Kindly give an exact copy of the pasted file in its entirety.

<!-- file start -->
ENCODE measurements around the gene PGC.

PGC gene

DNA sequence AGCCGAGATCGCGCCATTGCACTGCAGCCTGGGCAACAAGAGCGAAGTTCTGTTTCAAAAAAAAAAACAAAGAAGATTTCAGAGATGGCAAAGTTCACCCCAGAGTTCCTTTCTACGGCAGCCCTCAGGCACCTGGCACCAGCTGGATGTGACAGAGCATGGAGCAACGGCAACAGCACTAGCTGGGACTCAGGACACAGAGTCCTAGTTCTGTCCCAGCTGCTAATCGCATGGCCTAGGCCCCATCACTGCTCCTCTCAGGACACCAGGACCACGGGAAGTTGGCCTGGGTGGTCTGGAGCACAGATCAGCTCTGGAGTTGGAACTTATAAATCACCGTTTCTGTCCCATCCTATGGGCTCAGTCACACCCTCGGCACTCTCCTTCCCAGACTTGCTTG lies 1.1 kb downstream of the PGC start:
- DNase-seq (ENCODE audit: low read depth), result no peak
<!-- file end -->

ENCODE measurements around the gene PGC.

PGC gene

DNA sequence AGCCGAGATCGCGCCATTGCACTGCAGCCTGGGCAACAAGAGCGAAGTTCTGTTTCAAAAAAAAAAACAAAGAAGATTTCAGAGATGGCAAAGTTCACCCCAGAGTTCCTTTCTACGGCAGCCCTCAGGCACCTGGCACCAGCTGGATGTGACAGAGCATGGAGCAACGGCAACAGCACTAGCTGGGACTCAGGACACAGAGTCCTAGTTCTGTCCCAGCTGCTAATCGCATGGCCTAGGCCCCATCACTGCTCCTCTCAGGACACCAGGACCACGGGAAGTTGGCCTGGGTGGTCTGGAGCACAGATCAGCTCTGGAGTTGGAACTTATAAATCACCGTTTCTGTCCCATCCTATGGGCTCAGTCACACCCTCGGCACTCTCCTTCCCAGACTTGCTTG lies 1.1 kb downstream of the PGC start:
- DNase-seq (ENCODE audit: low read depth), result no peak